It's now recovered somewhat since. As a result, incomes have been slashed. But the most important price in the economy for you is the exchange rate. And who has given you a flexible exchange rate mechanism. We were last this competitive on the exchange rate wages inflation about 25 or 30 years ago. So, in terms of competitive-

ness, you're dealing with now one of the most competitive environments we've ever had. Now, we are an efficient group of farmers in this country, we are efficient as farmers. You've got a most competitive environment on the exchange rate, wages and inflation. If it doesn't work there's something wrong with the calculation. And the calculation probably is, that you don't have enough equity, you paid too much for the land, but you're trying to sheet that business decision back to me. Well, that's one won't take. It's up to you. And I, or the Government, don't owe you a business for life that works. You've got to make it work. It is a fact of life that it is very hard to make life on the land work. Look, we have provided $3 billion contingencies to underpin wool. About $2 billion to cover sales of wheat to non commercial markets. We've

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done everything possible. We've got RAS to help people carry on - on farms - Rural Adjustment Assistance. I don't think you can say unfairly that the Government is the cause of your problems.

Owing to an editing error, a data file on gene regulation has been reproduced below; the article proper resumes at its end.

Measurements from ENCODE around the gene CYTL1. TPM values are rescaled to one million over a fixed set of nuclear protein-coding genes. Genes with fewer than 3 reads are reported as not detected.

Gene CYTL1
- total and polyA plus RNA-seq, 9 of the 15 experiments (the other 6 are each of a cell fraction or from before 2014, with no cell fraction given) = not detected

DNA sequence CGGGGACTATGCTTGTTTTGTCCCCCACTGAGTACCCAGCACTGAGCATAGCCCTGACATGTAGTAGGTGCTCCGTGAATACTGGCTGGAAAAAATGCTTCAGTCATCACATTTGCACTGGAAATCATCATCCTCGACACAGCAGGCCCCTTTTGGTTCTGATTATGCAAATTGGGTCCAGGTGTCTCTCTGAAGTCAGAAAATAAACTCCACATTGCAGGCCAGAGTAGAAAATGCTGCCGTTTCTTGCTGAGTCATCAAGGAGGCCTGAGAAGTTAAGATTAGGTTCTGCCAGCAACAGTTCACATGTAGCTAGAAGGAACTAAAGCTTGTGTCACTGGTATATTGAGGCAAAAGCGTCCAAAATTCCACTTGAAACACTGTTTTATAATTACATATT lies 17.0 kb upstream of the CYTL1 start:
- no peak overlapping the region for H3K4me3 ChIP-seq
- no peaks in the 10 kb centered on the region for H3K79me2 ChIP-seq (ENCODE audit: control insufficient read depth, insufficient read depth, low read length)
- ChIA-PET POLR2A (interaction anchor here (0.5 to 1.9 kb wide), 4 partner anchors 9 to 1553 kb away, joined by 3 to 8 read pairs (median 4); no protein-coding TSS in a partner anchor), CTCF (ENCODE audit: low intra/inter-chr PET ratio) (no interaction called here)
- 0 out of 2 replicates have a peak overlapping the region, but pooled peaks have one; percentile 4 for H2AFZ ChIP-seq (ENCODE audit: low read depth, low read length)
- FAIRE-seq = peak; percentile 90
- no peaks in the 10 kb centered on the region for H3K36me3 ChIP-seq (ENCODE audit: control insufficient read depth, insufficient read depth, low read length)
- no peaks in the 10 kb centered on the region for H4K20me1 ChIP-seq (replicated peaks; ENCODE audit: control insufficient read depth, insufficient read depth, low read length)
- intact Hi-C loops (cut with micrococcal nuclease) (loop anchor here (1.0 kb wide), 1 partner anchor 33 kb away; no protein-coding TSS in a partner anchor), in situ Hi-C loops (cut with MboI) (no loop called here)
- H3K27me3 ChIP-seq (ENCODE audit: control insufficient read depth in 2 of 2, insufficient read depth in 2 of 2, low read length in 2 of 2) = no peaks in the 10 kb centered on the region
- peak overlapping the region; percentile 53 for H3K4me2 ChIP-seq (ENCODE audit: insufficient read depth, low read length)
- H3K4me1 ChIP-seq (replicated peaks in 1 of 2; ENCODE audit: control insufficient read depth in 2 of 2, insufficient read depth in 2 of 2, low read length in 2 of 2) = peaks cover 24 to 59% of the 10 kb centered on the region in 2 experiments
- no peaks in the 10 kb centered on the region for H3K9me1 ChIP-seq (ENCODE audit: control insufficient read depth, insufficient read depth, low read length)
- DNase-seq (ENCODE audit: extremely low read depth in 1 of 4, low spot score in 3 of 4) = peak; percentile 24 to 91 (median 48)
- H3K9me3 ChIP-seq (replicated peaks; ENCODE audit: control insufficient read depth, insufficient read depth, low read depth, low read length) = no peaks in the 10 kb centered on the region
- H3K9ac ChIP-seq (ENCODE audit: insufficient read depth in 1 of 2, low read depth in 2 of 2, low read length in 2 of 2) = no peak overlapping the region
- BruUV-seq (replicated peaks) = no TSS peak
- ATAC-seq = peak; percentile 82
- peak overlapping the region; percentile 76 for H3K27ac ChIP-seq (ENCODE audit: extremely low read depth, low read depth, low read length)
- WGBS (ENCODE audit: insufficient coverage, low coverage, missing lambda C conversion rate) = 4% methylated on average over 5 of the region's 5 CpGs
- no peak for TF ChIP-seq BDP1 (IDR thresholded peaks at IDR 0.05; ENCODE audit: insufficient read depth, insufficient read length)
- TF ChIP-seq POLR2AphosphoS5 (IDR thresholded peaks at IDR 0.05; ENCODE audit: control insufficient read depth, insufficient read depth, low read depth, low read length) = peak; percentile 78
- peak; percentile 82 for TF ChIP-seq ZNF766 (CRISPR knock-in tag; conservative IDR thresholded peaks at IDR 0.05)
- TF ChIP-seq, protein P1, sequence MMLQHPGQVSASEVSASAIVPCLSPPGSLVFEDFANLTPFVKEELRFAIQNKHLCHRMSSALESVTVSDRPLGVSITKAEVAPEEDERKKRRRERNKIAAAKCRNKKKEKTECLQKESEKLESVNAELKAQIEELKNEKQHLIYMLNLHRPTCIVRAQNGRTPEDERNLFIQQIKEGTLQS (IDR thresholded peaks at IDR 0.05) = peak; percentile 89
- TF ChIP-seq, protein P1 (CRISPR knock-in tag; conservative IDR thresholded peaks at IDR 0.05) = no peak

LAWS: Mark Hoskingston, Borambil, Kicora, is that how you say it. I know where it is, out north west of West Wyalong. Anyway Mark, there's your answer, you got one. V.Q. Auto Paints, Penrith, signed by James Gatt, I think, Manager. One -why is there 20% tax on automotive paint and not on house paint - good question?

KEATING: Well, I don't whether that's right, it may well be.

LAWS: It must be right.

KEATING: Well again, building materials are untaxed largely, untaxed. Cars and car parts are, and I presume paint is part of the car parts story.

LAWS: It does seem strange. I can understand his questioning it. Two -same sort of thing ..

KEATING: Of course you understand with Dr Hewson's policy, even the house paint will now be taxed at 15%, that's the point. Everything is going to be taxed.

LAWS: Why is there 20% tax on automotive fish oil and not on industrial fish oil? Answer as above, I presume.

KEATING: I think so, yes.

LAWS: And three - why is there tax on masking paper used in the automotive trade and the same paper sold as wrapping paper is not taxable? I mean, the answer is above again.